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Carolyn
Quit 4,818 days ago

Understanding the Icky Threes

March 13, 2019
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Another good one - but again remember - we are all different and may or may not experience the same things exactly. KTQ Cara D4746

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Understanding the Icky Threes Author Unknown

Understanding The Icky Threes refers to particular phases of a person's quit program that can be bumpy and uncomfortable.

3 Days Physical Withdrawal

The first three days of smoking cessation are intense for most of us. Often, the first day or two are fueled by the 'excitement' of taking the initial plunge into quitting, but by the third day, reality is setting in and so are the discomforts of physical withdrawal from nicotine. "Quitter's flu" is a term used to describe this phase of smoking cessation because nicotine withdrawal symptoms often mimic a cold or a mild case of the flu.

The following list contains commonly reported symptoms of nicotine withdrawal. Most people experience some of these, but rarely all of them

· Cravings to smoke · Irritable, cranky · Insomnia · Fatigue · Inability to Concentrate · Headache · Cough · Sore throat · Constipation, gas, stomach pain · Dry mouth · Sore tongue and/or gums · Postnasal drip · Tightness in the chest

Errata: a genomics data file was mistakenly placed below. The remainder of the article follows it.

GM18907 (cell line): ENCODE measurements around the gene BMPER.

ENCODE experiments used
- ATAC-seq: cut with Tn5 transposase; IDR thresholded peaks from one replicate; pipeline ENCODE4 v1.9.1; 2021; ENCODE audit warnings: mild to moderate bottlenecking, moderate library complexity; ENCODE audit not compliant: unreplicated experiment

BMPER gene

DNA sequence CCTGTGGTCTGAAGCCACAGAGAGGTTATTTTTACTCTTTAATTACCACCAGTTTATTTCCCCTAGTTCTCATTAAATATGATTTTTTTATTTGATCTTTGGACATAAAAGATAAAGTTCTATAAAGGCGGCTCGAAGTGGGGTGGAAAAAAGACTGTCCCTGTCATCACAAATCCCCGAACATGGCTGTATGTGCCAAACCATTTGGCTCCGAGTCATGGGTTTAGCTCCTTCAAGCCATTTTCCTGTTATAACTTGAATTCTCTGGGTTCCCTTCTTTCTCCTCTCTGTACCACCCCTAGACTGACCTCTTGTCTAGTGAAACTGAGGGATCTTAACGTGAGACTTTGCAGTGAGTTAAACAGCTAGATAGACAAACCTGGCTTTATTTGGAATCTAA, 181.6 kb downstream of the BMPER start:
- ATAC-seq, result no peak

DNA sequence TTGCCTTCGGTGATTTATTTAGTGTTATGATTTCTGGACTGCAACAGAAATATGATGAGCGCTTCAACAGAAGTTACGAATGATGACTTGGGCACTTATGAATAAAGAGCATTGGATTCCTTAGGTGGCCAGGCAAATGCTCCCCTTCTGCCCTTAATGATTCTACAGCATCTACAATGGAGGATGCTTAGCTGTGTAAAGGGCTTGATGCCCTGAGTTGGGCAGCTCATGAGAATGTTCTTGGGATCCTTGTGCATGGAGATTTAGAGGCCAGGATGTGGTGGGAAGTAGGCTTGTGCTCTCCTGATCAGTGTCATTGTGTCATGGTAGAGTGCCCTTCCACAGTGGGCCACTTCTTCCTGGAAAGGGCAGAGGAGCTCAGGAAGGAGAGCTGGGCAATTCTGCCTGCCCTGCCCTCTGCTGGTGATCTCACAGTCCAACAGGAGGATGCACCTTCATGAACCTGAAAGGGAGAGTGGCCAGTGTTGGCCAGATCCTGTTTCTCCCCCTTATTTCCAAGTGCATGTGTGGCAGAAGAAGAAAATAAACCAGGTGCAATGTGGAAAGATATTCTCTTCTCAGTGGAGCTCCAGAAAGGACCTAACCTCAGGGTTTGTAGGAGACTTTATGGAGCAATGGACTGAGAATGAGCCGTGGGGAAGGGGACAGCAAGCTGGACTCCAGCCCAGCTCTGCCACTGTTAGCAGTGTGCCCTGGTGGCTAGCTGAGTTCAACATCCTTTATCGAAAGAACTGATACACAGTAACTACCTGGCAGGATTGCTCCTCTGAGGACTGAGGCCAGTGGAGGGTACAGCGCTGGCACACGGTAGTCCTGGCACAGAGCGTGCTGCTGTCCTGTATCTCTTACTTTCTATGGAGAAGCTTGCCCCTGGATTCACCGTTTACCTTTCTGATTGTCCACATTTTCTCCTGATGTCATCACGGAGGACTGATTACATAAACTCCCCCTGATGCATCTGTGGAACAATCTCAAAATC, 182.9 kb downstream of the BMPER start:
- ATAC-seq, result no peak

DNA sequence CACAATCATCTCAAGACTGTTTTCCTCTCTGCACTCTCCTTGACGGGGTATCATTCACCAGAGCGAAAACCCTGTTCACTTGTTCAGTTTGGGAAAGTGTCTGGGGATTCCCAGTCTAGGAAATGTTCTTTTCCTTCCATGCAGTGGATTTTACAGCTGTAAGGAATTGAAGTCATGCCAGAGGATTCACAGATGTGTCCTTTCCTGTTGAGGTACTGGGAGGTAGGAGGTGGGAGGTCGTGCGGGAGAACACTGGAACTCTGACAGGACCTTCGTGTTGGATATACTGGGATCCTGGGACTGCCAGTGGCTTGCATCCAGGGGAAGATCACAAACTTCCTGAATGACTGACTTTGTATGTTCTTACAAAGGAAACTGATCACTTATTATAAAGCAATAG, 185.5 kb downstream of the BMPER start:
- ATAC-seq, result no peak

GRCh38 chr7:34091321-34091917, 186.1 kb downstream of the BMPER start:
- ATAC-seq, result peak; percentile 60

Coping Skills for Nicotine Withdrawal The Five D's · Delay until the urge passes - usually within 3 to 5 minutes. · Distract yourself. Call a friend or go for a walk. · Drink water to fight off cravings. · Deep Breaths - Relax! Close your eyes and take 10 slow, deep breaths. · Discuss your feelings with someone close to you or at the support forum here at About.com Smoking Cessation.

Exercise. If you're unaccustomed to exercising, start slowly. Take a 15-minute walk once or twice a day, and work up from there. Choose activities that appeal to you, so you'll do them consistently. Exercise reduces cravings to smoke while helping you feel better in general.

Get More Rest. As smokers, our bodies were used to taking in not only nicotine, but all of the literally thousands of other chemicals in cigarette smoke. The stress of abruptly cutting off that supply, as unhealthy as it was, can leave us feeling tired and wilted. If you're fatigued and can manage it during the day, take a nap. And go to bed a little earlier than usual if you need to. It will do you good. On the other hand, if you're at the opposite end of the spectrum and find yourself unable to sleep (which is common also), try taking a long walk several hours before bed.

Take a Multivitamin. Consider adding a good multivitamin to your daily regimen for the first few months after quitting tobacco. It will help offset nicotine withdrawal symptoms and replenish depleted nutrients.

Relaxation and Rewards. Take time alone to read a good book. Indulge in a hot bath at the end of the day. Whatever pampers and relaxes you is a great choice. Don't think of it as a luxury; think of it as a protective measure for your quit program.